Dwyer gives public lecture on Broken Bones, Broken Stones: Iconoclasm in World History
Titled 'Broken Bones, Broken Stones: Iconoclasm in World History' Dwyer discussed the destruction of the Bamiyan Buddhas in 2001 and how it brought the question of iconoclasm and cultural heritage into stark relief for the first time in many years.
"The Taliban were portrayed as “barbarians” and “vandals”, but their act of destruction is part of a very long history of violence committed by people either bent on overthrowing the existing order – revolution – or erasing the past – a form of cultural cleansing. Sometimes the destruction even involves the physical remains of former kings, saints and political opponents," Dwyer said.
"While we have a good understanding of what iconoclasm is, we do not necessarily understand the iconoclasts themselves. Why do people feel compelled to destroy images that offend their religious or political sensibilities? Can any meaningful comparisons be drawn between, say, sixteenth-century Protestants and contemporary Islamicists destroying what they consider to be ‘false idols’? What connects the image-breakers across time? What do we lose by ‘purifying’ the past?"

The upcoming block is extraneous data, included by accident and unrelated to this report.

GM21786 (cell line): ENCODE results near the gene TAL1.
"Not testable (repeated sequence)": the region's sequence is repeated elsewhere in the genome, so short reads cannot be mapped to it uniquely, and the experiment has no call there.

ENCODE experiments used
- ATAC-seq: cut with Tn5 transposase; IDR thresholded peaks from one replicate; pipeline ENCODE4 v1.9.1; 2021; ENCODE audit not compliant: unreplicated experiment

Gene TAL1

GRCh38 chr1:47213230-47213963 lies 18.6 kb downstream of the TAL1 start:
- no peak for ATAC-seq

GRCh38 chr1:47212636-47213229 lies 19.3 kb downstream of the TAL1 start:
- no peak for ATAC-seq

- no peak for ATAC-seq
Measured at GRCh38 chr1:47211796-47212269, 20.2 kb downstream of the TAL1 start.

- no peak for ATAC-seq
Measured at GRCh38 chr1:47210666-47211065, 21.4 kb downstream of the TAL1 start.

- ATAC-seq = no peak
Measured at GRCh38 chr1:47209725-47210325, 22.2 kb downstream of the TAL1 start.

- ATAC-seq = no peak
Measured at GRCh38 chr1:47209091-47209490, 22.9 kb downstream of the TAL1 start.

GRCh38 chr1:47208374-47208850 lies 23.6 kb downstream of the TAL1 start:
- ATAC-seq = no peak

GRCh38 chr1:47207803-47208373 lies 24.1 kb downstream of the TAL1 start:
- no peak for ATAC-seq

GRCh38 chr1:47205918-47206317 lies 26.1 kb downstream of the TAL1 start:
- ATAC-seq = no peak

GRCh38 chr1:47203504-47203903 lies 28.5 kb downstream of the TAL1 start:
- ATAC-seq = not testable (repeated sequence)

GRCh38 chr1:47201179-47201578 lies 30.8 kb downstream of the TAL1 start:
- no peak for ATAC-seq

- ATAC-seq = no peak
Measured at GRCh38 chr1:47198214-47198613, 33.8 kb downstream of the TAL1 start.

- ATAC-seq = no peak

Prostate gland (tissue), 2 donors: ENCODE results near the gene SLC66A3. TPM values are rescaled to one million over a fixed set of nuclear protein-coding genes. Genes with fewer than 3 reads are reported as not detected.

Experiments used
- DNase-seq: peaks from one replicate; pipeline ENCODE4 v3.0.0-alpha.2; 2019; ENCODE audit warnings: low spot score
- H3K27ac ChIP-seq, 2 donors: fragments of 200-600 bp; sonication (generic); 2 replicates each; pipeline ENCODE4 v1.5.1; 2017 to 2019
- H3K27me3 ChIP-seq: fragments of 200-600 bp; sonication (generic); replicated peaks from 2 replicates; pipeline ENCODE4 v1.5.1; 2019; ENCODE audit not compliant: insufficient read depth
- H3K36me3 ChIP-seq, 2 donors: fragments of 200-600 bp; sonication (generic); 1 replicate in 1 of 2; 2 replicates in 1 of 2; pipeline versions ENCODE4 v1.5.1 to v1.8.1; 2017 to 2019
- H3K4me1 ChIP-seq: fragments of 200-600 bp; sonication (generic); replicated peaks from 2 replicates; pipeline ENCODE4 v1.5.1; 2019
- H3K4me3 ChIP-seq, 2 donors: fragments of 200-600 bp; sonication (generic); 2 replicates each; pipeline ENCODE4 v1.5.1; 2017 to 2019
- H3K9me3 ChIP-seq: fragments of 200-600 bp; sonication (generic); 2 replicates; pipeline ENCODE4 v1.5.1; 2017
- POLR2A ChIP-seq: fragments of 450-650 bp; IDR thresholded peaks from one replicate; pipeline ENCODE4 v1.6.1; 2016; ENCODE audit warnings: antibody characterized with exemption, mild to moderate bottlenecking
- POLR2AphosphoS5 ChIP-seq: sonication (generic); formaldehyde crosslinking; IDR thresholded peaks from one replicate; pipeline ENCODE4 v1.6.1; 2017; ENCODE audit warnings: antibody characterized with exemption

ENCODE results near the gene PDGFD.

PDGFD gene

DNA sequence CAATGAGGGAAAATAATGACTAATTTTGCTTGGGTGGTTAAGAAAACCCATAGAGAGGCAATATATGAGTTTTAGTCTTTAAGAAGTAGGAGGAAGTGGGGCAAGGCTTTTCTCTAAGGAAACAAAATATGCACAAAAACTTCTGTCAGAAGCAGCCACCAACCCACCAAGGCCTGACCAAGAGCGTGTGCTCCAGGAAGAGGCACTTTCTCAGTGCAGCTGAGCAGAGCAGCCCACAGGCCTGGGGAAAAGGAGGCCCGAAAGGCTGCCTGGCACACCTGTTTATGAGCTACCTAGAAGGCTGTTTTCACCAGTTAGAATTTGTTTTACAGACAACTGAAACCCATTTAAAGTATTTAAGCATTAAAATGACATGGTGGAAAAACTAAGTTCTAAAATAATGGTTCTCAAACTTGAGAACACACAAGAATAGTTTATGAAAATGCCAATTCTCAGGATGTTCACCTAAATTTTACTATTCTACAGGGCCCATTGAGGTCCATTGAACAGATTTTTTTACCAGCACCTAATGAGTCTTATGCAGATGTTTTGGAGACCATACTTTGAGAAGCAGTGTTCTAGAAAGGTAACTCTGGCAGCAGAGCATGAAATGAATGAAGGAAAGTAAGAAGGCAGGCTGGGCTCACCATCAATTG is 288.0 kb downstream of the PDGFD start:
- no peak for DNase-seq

Drawing on a wide variety of examples that range from ancient Egypt through to contemporary debates about the removal of modern political and military icons, Dwyer presents iconoclasm as both a religious and a political act that cuts across time and historical boundaries.
"Iconoclasm as an act of forgetting can tell us a great deal about how we prefer to remember the past, and what kind of societies we want to build in the future. As a form of violence, one that has existed throughout recorded history, it is central to understanding humanity’s cultural legacy."
The lecture is part of the 'Out of the Ashes' three-year lecture series which explores the theme of cultural loss and recovery across the centuries, from the destruction of the Library of Alexandria in antiquity to contemporary acts of cultural loss and destruction.
A panel of world-leading experts reflects on how societies deal with cultural trauma through reconstruction and commemoration, and on how the international community should respond to cultural loss.
The lecture was on Monday, 9 March 2020, at Trinity College Dublin, in the Trinity Long Room Hub.